Buy-to-let market remains strong in the North, despite worrying changes to rules and regulations

Published: 28/03/2017

Is there a buy-to-let crisis? Tax and the rules for landlords explained…

The papers are full of pessimistic news items about the end of the prosperous buy-to-let market. But is this the reality of the situation?

Yes and no.

These are taxing time for landlords, pun very much intended.

Landlords have always enjoyed a significant tax relief on their buy-to-let income. That is, landlords have only paid tax on the difference between their rental income and the amount of mortgage interest they paid.

However, as of April 6, landlords will have to pay tax on their full turnover. Tax relief will be capped at 20%, even for landlords who pay 40 or 45% tax.

The move is expected to have significant impact on landlords’ profits, with some suggesting they will sell-up.

On the other hand, some trend reports are suggesting otherwise.

Mortgage lender Paragon said, in surveys they conducted, it seemed landlords were feeling more optimistic about the future now than they were three months ago.

In another shakeup to the buy-to-let sector, consumer buy-to-let is now regulated more heavily by the Prudential Regulation Authority (PRA).

New (PRA) rules came into play in January of this year affecting all buy-to-let mortgages (excluding those taken out by limited companies). These new rules affect the way lenders underwrite mortgages and, namely, the amount of rent a landlord must be able to make on a property, in relation to their mortgage repayments.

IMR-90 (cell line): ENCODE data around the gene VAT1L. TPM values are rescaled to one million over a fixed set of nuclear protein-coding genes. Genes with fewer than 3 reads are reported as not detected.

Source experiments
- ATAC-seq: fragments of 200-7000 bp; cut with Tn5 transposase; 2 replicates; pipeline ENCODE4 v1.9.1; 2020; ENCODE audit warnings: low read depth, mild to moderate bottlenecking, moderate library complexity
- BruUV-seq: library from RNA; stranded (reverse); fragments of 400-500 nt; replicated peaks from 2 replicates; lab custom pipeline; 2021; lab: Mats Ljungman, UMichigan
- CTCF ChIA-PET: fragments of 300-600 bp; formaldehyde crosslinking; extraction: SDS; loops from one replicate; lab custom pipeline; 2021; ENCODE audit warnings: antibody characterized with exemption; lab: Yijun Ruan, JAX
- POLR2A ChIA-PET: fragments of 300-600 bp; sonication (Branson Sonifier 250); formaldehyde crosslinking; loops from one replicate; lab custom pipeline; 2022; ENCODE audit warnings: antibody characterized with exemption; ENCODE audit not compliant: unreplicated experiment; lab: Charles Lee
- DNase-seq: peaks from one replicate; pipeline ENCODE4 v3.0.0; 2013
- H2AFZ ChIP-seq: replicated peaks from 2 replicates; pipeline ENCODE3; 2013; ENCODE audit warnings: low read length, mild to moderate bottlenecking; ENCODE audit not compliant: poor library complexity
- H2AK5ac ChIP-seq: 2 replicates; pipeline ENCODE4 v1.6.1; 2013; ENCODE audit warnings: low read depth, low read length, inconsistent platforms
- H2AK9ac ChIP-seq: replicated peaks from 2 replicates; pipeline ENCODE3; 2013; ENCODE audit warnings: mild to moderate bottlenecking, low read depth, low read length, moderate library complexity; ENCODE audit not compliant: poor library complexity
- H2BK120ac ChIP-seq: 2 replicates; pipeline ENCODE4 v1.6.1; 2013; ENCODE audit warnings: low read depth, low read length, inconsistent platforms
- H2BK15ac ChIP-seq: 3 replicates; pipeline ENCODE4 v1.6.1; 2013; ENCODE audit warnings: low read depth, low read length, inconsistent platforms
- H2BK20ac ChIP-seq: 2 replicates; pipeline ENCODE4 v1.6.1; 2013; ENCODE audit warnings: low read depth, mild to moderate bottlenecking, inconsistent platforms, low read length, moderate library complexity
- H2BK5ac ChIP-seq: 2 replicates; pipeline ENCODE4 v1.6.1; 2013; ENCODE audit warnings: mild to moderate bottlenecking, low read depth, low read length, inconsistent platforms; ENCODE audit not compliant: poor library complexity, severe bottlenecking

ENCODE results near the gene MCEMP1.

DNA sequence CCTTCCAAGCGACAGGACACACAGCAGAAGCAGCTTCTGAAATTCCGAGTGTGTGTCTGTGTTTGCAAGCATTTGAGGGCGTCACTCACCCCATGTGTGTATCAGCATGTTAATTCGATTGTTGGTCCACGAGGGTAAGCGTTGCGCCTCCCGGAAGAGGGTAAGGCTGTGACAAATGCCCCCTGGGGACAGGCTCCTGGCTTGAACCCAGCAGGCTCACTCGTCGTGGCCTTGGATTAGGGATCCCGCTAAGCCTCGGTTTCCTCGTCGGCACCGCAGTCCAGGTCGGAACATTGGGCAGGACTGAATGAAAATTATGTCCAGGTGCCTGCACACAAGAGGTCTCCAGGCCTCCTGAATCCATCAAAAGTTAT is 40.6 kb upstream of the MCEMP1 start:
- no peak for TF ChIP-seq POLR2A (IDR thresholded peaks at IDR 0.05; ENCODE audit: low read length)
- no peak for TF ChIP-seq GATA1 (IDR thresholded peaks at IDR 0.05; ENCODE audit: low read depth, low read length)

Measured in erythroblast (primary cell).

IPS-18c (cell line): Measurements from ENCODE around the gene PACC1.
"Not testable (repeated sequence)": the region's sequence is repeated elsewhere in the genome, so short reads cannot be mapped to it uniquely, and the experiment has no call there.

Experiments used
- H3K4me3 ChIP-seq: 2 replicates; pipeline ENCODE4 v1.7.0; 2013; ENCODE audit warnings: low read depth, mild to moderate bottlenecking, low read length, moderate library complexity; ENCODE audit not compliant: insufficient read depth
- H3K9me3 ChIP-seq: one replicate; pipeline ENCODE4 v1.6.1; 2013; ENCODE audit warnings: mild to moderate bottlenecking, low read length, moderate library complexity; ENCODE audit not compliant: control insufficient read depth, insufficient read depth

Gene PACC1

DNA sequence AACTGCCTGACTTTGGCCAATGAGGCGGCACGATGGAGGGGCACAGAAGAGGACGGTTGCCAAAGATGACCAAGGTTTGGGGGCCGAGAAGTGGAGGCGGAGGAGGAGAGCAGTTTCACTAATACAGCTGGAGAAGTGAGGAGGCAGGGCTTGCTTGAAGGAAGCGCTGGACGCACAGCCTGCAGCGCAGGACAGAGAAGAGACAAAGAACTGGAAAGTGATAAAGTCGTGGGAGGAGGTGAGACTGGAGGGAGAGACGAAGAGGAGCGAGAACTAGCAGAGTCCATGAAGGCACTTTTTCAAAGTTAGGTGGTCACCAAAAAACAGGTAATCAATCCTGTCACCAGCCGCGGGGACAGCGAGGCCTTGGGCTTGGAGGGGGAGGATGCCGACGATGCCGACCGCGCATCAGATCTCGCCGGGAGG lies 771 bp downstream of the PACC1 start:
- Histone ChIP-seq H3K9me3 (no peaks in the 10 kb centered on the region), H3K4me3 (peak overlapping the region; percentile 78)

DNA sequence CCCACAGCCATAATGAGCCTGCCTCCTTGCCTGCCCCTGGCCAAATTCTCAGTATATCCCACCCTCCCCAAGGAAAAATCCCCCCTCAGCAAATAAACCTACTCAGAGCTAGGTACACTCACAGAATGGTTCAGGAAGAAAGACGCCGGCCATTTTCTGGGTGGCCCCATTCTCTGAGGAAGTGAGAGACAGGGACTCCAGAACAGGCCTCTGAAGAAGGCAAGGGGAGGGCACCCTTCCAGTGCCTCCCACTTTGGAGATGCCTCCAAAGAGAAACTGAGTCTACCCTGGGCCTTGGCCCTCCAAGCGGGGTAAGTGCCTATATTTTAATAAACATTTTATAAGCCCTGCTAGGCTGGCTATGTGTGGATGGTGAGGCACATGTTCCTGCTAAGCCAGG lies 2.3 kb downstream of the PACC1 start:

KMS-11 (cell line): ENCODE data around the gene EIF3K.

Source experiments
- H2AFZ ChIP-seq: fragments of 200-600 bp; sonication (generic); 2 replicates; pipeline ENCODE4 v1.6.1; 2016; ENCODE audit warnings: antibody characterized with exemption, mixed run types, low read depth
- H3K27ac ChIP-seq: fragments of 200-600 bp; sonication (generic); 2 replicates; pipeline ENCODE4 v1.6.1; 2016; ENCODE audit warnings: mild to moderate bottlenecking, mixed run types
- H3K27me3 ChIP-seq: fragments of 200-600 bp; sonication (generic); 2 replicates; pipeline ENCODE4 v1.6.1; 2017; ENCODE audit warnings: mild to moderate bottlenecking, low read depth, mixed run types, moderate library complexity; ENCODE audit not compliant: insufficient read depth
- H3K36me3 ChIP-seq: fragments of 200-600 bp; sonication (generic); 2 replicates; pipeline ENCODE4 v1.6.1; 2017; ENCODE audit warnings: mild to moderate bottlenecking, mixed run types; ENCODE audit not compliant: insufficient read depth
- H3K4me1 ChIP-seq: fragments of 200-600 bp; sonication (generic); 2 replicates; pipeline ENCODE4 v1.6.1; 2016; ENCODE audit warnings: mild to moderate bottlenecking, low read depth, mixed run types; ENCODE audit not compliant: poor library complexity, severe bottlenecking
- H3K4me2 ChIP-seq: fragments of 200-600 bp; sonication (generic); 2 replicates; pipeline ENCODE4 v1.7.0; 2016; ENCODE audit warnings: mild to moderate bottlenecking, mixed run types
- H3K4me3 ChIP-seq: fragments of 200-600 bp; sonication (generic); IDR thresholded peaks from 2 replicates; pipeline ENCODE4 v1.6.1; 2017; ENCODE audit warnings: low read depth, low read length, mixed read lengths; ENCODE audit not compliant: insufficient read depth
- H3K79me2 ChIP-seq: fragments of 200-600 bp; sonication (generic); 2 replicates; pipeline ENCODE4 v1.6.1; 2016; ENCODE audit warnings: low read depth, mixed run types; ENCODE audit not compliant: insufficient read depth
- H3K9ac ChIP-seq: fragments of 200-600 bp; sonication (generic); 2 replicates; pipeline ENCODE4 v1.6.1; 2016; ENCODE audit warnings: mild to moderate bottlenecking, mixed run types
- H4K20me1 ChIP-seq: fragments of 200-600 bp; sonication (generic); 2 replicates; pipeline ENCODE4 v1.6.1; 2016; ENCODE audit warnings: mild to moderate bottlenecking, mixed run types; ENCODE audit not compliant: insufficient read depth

All lenders have a rental cover calculation and as a result of the PRA rules most have hiked theirs. In the past, landlords have generally had to achieve 125% of the mortgage repayment as rent (i.e. the mortgage repayments plus an extra 25%). In recent months most lenders have increased this to 145%. This means landlords have to prove they can achieve much more rent in order to get the mortgage.

As a result, many landlords are choosing to set up limited companies as to avoid the changes to tax relief by instead paying corporation tax.

What is the situation in Merseyside?

According to Your Move Magazine, landlords in Liverpool and the North West region as a whole can actually benefit from market conditions at present.

Liverpool and the North continues to offer many bargain deals when it comes to purchasing property. And indeed, in these uncertain times for the property market, landlords must look to areas where purchases are affordable and rents are able to rise. The North West region offers that.

According to figures from estate agent Your Move’s buy-to-let index, landlords in the North West achieved some of the highest yields in the country in January at 5%.

Meanwhile, the Merseyside town of Bebington was recently named the UK’s best place to live according to quality of life, suggesting that demand to live in Liverpool and the Wirral will remain high.

Emma Coffey, Head of Sales at Goldsmith Williams Solicitors, comments:

“It definitely isn’t all doom and gloom when it comes to the buy-to-let market. While things have become more complicated as far as rules and regulations goes, becoming a landlord can still be a very profitable move to make if you have the right team of professionals to help advise you.

“You will need to enlist the assistance of a good tax advisor, as well as property solicitors, to ensure you remain on track to make profits.”

Content correct at time of publication.

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